Villarreal: You grew up in the church. Is there anything you’ve seen in that faith tradition that feeds into the cycle of burnout?
Petersen: Protestantism, and the good old Protestant work ethic where more work equals better work, is just spread all over the place. You see it in parenting, in the pretty recent idea that more parenting is better parenting. And also just that working more hours in front of your computer [means] that you are doing better as a worker or a thinker — it’s just not true. It’s diminishing returns. I think the early Protestants that give us the Protestant work ethic in America understood that you could work really, really hard, but then they had time set aside for contemplation. They had these rigorous times that you were not laboring — you were sitting in a seat just thinking or listening.
So we have all of the work ethic and very little of the Protestantism left in most spaces. Oftentimes going to church or having that set-aside time or spending time with other people in fellowship in any capacity is incredibly nourishing. Within our faith traditions it is the thing that God calls upon us to do — be with other Christians. The thing about burnout is that it robs you of the desire to do the thing that would actually make you feel better.
Villarreal: Is there something specific about Christianity that aligns it so neatly within the capitalist framework that’s being called into question?
Petersen: Earlier I used the term “church shopping,” which really positions churches as something within this larger ecosystem: “What matters is me, as the church customer. I’m getting the deal that I want out of this relationship with this church, and if I cease to be satisfied with this relationship, I can return my bill of goods, I can stop tithing.” It creates this incredibly fraught relationship where pastors and religious leaders become beholden, become paralyzed, by this need to hold on to all of these customers [by] not being too political, not being radical, whatever it is. And I think the failure to do that is also what fails to attract new members. If you’re not addressing these things, especially [for] younger people or people who have left the faith, there’s not a lot of reason for people to feel drawn back. It is a really difficult line. The thing about capitalism is that it turns anything that’s operating under it into a capitalistic enterprise. Even if a church is a 501(c)(3), it still is functioning under those terms.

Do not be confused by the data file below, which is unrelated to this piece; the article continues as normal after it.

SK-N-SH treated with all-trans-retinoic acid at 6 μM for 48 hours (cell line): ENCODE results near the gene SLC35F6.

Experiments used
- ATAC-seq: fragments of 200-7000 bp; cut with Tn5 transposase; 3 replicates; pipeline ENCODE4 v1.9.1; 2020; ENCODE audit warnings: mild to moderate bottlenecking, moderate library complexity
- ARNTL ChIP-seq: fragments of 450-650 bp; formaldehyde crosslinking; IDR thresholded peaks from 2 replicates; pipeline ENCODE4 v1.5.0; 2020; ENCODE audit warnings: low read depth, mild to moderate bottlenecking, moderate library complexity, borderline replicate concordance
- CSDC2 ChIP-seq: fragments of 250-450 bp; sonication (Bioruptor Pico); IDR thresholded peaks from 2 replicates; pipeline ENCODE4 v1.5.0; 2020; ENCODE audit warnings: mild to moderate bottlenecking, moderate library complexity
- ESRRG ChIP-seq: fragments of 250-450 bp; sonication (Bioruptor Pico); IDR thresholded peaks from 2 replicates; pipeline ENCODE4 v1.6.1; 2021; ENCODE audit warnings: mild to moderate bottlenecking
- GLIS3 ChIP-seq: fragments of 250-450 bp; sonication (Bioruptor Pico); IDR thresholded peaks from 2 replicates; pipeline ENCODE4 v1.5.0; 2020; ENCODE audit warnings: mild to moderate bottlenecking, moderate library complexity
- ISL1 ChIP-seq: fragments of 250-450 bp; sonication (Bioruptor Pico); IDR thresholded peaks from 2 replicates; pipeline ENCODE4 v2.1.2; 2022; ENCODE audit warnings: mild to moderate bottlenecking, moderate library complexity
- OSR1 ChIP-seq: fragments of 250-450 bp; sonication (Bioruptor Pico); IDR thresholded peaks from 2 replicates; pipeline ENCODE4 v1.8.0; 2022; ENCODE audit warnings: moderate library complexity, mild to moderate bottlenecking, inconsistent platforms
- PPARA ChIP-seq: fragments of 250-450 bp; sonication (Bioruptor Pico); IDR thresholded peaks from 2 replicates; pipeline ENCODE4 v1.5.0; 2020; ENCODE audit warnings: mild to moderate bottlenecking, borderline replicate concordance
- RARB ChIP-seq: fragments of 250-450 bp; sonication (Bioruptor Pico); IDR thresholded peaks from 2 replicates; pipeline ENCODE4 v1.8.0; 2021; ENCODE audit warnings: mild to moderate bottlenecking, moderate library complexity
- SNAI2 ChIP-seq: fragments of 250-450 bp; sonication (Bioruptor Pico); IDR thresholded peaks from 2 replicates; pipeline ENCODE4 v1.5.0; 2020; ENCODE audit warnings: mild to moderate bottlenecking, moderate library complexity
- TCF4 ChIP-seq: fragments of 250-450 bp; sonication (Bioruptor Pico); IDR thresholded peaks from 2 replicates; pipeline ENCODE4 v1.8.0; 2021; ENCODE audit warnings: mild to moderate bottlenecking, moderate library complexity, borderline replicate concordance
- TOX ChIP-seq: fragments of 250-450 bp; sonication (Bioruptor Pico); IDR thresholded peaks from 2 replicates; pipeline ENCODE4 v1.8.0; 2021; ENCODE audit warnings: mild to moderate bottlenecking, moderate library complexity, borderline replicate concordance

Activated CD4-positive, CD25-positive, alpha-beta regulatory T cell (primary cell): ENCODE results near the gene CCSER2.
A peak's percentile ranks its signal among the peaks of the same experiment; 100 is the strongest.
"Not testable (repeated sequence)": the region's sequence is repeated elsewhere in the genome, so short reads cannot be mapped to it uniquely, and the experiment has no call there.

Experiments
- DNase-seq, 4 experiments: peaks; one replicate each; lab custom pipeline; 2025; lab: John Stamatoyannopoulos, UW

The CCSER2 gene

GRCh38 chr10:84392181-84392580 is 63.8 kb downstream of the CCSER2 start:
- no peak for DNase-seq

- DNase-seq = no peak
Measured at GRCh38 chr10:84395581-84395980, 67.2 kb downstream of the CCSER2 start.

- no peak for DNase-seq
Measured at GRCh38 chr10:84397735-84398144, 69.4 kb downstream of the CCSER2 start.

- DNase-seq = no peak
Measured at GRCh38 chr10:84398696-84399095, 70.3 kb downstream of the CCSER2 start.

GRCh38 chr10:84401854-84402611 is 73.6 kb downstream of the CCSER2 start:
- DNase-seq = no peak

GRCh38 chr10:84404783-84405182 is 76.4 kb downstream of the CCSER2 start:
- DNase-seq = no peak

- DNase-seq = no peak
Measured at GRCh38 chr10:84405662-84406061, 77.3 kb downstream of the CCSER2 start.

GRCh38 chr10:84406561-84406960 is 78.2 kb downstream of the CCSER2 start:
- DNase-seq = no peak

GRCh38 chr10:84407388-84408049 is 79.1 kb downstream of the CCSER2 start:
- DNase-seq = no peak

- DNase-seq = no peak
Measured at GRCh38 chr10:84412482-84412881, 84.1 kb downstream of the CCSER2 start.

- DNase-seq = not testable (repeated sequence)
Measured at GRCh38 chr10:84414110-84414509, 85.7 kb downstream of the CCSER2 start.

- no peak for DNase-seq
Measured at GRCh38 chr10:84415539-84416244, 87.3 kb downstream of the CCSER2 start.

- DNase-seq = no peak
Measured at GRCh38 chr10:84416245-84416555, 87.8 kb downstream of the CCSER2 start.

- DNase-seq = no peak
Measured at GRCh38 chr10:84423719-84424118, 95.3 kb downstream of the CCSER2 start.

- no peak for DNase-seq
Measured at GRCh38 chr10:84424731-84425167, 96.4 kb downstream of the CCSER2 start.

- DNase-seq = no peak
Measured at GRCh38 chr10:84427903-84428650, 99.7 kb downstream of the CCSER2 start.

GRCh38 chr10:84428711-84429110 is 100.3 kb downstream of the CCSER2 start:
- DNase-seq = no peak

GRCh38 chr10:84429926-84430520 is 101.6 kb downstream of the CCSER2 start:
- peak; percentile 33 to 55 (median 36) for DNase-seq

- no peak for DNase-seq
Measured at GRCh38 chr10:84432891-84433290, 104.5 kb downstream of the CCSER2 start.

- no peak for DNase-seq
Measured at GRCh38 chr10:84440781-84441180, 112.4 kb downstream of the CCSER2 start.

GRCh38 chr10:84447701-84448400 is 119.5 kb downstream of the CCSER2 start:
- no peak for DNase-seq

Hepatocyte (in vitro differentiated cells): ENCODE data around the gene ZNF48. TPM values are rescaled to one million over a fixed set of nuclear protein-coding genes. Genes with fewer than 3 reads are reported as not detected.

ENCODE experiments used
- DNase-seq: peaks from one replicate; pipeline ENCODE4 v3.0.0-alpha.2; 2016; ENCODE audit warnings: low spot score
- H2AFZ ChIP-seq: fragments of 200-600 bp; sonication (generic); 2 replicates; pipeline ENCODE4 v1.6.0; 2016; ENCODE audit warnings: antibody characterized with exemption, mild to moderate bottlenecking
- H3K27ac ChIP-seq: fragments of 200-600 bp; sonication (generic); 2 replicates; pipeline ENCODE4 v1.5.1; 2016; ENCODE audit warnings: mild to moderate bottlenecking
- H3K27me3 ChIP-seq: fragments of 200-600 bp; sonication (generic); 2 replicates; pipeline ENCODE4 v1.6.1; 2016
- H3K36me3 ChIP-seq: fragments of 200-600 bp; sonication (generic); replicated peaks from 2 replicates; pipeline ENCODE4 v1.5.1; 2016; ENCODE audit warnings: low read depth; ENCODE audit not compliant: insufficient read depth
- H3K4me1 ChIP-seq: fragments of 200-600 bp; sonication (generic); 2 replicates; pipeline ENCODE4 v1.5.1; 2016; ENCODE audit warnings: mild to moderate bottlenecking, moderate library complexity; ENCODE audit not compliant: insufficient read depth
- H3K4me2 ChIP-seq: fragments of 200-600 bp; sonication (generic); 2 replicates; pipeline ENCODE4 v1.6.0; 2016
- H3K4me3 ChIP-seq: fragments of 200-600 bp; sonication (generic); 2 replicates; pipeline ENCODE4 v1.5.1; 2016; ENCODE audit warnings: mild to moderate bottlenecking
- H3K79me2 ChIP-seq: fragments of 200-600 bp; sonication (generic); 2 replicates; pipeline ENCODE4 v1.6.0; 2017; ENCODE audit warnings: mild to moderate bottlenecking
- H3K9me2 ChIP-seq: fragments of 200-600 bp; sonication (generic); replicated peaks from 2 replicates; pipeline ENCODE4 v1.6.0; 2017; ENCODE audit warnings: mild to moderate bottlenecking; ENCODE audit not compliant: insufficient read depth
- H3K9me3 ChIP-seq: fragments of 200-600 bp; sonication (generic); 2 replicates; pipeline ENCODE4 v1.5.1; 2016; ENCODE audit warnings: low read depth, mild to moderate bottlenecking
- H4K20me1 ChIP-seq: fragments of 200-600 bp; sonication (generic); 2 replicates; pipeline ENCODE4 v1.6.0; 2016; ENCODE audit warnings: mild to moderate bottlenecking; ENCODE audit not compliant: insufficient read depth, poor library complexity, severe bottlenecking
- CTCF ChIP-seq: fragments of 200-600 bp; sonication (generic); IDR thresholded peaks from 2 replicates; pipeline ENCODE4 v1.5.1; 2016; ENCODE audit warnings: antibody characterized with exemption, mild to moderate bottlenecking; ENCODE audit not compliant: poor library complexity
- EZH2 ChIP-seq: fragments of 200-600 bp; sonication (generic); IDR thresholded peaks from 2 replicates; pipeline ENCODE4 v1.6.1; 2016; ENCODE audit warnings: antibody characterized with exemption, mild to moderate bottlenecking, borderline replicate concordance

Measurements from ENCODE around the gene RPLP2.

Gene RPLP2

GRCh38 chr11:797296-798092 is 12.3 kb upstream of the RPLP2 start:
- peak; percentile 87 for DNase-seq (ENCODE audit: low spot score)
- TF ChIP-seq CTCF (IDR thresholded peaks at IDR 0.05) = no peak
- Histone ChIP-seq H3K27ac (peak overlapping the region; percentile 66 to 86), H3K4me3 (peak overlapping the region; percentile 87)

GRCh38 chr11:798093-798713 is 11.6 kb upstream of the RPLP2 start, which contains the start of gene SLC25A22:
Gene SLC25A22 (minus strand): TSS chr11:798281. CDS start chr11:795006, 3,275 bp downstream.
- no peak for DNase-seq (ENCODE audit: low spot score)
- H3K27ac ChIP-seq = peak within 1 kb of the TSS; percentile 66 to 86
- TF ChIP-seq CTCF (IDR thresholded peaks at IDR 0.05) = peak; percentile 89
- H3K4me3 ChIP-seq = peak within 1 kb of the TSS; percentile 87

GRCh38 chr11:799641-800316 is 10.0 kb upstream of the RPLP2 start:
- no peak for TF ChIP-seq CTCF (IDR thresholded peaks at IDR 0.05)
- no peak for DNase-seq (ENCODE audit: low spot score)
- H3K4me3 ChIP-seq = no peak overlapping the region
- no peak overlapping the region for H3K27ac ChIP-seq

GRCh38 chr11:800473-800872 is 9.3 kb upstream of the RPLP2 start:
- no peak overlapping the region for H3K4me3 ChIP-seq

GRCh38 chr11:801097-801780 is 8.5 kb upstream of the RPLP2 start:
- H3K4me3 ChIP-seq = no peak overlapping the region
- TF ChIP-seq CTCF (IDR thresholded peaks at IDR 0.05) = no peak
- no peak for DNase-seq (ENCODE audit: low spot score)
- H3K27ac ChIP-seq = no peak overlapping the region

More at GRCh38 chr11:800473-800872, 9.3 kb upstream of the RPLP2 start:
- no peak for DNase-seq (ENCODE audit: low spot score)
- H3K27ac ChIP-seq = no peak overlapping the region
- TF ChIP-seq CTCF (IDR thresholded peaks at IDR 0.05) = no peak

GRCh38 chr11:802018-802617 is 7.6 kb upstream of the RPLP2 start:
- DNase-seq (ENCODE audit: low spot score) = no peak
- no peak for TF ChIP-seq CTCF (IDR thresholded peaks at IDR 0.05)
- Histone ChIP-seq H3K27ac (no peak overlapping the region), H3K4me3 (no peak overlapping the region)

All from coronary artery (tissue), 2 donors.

Villarreal: One common thing I saw in interviews is an acknowledgement of intense burnout but coupling it with “but I’m so lucky” or “I could have it worse” or “at least it’s something.” Is it a millennialism that there’s an impulse here to acknowledge privilege or at least think of situations relative to others?
Petersen: I do think it’s something we have grown up as adults in. There’s a line, though, between really acknowledging the privileges of whiteness and of middle-class-ness and of using that acknowledgement to elide your own struggle. To [say]: “What I’m feeling is not valid because it’s not as bad as other people have it.” And that applies to everything from the amount of student debt someone has and how difficult it feels to pay it off to really struggling with parenting division of labor. Because we were labeled as this indulgent, greedy generation, millennials also try to push back against that label.
Villarreal: How does your work account for the deep racial and socioeconomic disparities and how that plays into the question of burnout? I think particularly in this news cycle and how traumatic it is — as we saw with the decision in the Breonna Taylor case — that burnout is impacting some in a much deeper way.
Petersen: Any attempt to deny those very real differences — being a Black person in America today; being a Black man, if you’re out, here are all of the things you have to worry about; if you’re a Black parent, here are the discussions you have to have all of the time with your kids about levels of safety — it’s just different. It is exponentially more weight.
That’s true as well with economic disparities. There is just an incredible difference between someone who is middle class and wondering, “am I saving enough for my kid for college,” and someone who is worried about eviction. When there is a problem, middle-class people can almost always throw some money at it, or they have a structure of support that can be that safety net for them. A lot of people who are the working poor just don’t have that.
If you’re disabled, how does burnout work differently? Or if you’re undocumented, or if you have to worry about assumptions made about you because you’re wearing a hijab? It’s hard to account for so many different corners of experience adequately and thoroughly and rightfully, but at the same time I do think if we can see some of the commonalities — acknowledging how different it is — then you can forge something like solidarity. You can come together and say, “We want change, and we want things to be different.”
Villarreal: What, if anything, gives you hope or a sense that things are changing or have the potential to change?
Petersen: It feels like the anger and the dissatisfaction is reaching a point where, if some things happen on election night, there could actually be space for massive change, massive incremental change. I keep thinking of this term that historians use called “the plastic hour,” where we can expand to meet those changes — we can do these big, huge things and some people are going to be really pissed off about it, but then it’s going to just be what our society is. Oftentimes those windows are pretty short and we could miss it, and I’m scared of that, but at the same time I think it’s pretty clear that we are a nation that is in decline, in terms of health, in terms of psychological health, in terms of financial stability. Something needs to happen, and I hope that we can come together to make that happen.